Soon after the Buddha's Mahaparinirvana (passing away), his disciples wanted to synthesize his teachings to keep their purity and prevent arbitrary interpretations. So they called a meeting of senior monks. It was decided that 500 of the most accomplished ones—Arhats (those who had fully overcome the mind's habitual patterns and disturbing emotions)—would gather and recite the teachings.
Ananda, the Buddha’s shadow-like attendant, was supposed to be in the meeting as he was the one to remember the Buddha's teachings. People had extraordinary memory at that time because all knowledge had to be recorded in human brain; paper wasn't invented to note things down. But there was a problem with Ananda—he wasn't an Arhat yet. Becoming an Arhat required the mind to have clear, unhindered knowledge of its own reality. Ananda still lacked that clarity.
The night before the great convention, the First Buddhist Council, Ananda was in crisis and his participation wasn’t sure. As the story goes, Ananda tried to speed up his Arhathood but failed. The more intensely he tried, the more he felt being pushed away from it. Tired and exasperated, he was convinced that he wouldn’t make it to the council. So he gave up and went to sleep toward the end of the night. That did it—just before the dawn, as soon as he fell asleep, realization dawned on him. He was able to fully free the mind by seeing and separating the subtlest of habitual tendencies and disturbing emotions.
Often when we practice meditation, we are way more confused and deluded than Ananda (he was already very close to realization). We think meditation is a state of being free from thoughts, and that it is a peaceful, feel-good state of mind. We think it is about stilling the mind. Not quite.
Stilling the mind or making it thoughtless is never the goal of meditation, at least in the Buddhist tradition. It is helpful to have a still mind, but we don’t strive to make the mind still. And we don’t make effort for that either, because we cannot make the mind still through effort. It’s like going to sleep—it’s helpful and very beneficial for the body and mind to fall asleep. But we cannot sleep by trying. We cannot force ourselves into sleep. We create the necessary conditions for sleep, like lying down on a bed, putting a cover over us, turning off the light and so on. But the more we try to sleep, the more sleep evades us. We can just have an intention, not effort, to fall asleep. We let go of all our trying, all our doing, and sleep befalls us.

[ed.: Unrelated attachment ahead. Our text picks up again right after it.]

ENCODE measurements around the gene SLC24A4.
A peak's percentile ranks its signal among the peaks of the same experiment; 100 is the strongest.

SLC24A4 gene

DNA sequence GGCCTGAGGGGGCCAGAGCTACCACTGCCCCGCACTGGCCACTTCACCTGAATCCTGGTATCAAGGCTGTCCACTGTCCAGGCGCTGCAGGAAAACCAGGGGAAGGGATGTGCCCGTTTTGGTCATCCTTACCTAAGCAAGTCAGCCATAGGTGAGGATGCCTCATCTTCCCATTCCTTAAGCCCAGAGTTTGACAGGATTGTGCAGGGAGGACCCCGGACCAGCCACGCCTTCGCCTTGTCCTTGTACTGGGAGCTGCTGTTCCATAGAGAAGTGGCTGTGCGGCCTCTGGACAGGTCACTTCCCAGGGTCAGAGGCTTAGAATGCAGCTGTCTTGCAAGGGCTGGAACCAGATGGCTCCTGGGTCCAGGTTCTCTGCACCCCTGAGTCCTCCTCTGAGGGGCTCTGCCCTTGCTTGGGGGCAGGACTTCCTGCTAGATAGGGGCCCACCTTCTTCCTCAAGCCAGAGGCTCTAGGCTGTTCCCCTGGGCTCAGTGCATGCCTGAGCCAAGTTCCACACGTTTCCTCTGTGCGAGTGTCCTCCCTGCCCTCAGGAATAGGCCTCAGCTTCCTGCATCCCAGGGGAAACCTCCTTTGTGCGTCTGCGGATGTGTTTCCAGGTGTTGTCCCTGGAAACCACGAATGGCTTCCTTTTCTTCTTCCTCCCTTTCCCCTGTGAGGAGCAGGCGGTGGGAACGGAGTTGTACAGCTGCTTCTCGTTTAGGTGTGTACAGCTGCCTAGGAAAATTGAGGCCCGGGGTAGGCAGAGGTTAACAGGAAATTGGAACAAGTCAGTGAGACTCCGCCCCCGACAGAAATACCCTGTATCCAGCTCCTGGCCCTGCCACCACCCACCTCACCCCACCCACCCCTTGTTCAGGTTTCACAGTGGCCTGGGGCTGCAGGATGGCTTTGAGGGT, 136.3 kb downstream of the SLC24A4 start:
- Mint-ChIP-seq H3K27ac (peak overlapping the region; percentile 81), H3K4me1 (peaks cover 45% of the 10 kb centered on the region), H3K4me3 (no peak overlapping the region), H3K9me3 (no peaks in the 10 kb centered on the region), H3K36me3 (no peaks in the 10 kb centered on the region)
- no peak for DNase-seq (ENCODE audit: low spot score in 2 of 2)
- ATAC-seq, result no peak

Having a still mind in meditation is like that. We create the necessary conditions, and we let go of all our efforts, all our doing energy. Then mind calms down. What is the necessary condition here? There are a few: a curious, non-judgmental attitude that accepts things and situations as they are. Not labeling experiences as good or bad, right or wrong. Willingness to let go of things. If that doesn't work, allowing them to let be as they are. It's as if you let go of your stress and try to relax; but if you cannot relax, let the tightness be there. Accept it as the truth of the moment. As soon as you accept it, the resistance drops and your tightness goes, often without your knowing. External environment like a comfortable meditation cushion or a peaceful candle-lit shrine could help a bit in the beginning, but they are neither necessary nor sufficient.
Say you are successful in stilling the mind. But the point is not quite that. Animals never think, they naturally have the thought-free mind that we all wish for. Is that due to meditation? Are they meditating? Not at all. Like animals, we can have a thought-free and still mind. But at the same time, we can be totally ignorant, bonded, and miserable. At the most, a stilled mind can temporarily send mental defilements to the background, not eradicate them. Eradication is possible only when we see them up-front and properly understand their nature. A still mind can just give us a supportive environment to see and cleanse that stock of mental defilements. It is only a means, not an end in itself. The goal is to have wisdom—that full seeing and understanding of the mind’s intricacies—that liberates us.
We deal with our jumpy and bumpy mind by attentively seeing it, being curious about it, and accepting it for what it is. Knowing, more than trying, calms it. And this knowing takes us further—toward wisdom, toward a liberating clarity. That’s the real thing we look for.